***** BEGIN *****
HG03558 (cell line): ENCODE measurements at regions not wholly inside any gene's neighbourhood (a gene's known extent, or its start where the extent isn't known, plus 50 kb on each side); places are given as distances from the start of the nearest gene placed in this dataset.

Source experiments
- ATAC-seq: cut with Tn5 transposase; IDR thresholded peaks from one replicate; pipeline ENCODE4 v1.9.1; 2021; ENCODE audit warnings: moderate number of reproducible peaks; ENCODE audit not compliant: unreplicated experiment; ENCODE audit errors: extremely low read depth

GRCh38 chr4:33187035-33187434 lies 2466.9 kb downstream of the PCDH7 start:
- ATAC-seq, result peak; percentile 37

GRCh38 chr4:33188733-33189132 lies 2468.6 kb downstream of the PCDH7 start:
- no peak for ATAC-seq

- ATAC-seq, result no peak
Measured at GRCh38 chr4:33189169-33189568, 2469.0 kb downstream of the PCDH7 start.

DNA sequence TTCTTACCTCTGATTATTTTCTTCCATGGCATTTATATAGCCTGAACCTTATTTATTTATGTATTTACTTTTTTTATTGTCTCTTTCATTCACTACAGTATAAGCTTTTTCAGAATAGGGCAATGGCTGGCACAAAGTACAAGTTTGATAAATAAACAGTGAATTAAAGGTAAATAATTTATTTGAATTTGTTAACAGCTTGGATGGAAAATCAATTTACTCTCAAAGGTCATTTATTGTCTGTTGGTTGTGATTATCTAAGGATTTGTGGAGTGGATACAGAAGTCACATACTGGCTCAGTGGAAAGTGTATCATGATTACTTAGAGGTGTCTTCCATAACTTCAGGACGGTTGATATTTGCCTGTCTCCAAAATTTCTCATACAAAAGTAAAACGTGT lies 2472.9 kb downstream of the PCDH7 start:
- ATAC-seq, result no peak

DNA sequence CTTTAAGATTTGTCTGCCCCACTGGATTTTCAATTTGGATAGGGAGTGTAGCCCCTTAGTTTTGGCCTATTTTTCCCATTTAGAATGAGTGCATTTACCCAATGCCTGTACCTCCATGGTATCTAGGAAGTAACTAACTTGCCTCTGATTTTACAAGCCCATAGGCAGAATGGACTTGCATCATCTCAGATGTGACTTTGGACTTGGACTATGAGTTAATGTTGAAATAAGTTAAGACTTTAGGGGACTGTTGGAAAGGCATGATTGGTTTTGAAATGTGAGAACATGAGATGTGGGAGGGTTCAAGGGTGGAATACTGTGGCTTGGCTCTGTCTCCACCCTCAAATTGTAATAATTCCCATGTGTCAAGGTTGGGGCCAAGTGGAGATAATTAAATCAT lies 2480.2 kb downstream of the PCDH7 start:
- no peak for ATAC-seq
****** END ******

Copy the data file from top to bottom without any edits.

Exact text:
HG03558 (cell line): ENCODE measurements at regions not wholly inside any gene's neighbourhood (a gene's known extent, or its start where the extent isn't known, plus 50 kb on each side); places are given as distances from the start of the nearest gene placed in this dataset.

Source experiments
- ATAC-seq: cut with Tn5 transposase; IDR thresholded peaks from one replicate; pipeline ENCODE4 v1.9.1; 2021; ENCODE audit warnings: moderate number of reproducible peaks; ENCODE audit not compliant: unreplicated experiment; ENCODE audit errors: extremely low read depth

GRCh38 chr4:33187035-33187434 lies 2466.9 kb downstream of the PCDH7 start:
- ATAC-seq, result peak; percentile 37

GRCh38 chr4:33188733-33189132 lies 2468.6 kb downstream of the PCDH7 start:
- no peak for ATAC-seq

- ATAC-seq, result no peak
Measured at GRCh38 chr4:33189169-33189568, 2469.0 kb downstream of the PCDH7 start.

DNA sequence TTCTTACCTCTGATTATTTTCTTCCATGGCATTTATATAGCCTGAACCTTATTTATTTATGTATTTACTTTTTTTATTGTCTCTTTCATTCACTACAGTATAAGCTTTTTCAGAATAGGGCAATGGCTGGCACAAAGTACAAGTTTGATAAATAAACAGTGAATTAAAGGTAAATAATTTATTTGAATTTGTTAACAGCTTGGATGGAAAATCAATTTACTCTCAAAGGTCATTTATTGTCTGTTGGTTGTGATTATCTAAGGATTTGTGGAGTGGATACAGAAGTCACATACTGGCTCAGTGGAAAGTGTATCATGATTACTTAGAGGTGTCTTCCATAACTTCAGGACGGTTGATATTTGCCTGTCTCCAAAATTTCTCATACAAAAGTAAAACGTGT lies 2472.9 kb downstream of the PCDH7 start:
- ATAC-seq, result no peak

DNA sequence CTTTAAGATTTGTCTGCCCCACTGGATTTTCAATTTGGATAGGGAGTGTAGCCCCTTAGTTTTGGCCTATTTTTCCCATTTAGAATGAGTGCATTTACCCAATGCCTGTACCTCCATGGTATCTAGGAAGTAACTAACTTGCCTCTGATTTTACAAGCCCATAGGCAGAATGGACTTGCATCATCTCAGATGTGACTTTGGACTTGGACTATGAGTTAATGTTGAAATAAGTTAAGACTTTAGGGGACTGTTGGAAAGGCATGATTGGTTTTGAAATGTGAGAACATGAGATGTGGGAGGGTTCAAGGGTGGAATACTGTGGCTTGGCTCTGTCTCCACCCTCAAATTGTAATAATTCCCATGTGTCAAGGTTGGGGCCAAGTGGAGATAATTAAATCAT lies 2480.2 kb downstream of the PCDH7 start:
- no peak for ATAC-seq